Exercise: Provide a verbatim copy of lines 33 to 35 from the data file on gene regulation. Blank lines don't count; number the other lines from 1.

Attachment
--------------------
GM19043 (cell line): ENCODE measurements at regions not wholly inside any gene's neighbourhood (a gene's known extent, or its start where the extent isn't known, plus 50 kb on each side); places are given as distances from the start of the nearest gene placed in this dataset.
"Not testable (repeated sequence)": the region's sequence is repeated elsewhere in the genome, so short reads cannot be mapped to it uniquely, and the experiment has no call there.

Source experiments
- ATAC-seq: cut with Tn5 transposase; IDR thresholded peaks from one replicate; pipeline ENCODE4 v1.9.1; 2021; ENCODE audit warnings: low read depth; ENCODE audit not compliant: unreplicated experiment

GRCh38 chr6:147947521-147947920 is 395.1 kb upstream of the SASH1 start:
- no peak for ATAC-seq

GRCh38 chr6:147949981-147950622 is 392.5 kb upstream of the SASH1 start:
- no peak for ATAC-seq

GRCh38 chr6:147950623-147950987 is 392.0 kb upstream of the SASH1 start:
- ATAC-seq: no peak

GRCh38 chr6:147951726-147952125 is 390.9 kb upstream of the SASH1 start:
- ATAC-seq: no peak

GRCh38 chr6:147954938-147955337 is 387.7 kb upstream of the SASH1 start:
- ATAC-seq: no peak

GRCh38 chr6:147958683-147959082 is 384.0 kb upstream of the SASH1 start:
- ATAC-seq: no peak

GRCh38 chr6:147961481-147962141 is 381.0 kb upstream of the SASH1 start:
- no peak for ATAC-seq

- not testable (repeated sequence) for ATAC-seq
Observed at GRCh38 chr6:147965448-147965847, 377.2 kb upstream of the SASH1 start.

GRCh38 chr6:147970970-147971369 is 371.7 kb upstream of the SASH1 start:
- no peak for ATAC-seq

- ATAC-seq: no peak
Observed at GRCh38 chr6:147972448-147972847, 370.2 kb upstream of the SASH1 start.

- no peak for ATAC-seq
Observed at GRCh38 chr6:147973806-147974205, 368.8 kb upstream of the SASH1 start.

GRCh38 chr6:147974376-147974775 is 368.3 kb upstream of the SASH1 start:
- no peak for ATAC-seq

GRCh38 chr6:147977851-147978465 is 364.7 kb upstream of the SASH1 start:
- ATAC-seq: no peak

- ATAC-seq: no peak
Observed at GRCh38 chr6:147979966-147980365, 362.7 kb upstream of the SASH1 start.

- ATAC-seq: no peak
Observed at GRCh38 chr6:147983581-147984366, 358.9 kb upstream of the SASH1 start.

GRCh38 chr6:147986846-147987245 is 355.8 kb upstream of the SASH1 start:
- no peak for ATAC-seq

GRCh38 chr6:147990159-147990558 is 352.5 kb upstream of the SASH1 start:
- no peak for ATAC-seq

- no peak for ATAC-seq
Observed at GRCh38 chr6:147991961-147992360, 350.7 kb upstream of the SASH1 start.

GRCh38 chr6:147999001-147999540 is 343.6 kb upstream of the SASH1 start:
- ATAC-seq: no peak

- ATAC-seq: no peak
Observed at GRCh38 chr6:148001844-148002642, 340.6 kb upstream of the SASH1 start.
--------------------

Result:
- ATAC-seq: no peak
Observed at GRCh38 chr6:147983581-147984366, 358.9 kb upstream of the SASH1 start.

GRCh38 chr6:147986846-147987245 is 355.8 kb upstream of the SASH1 start: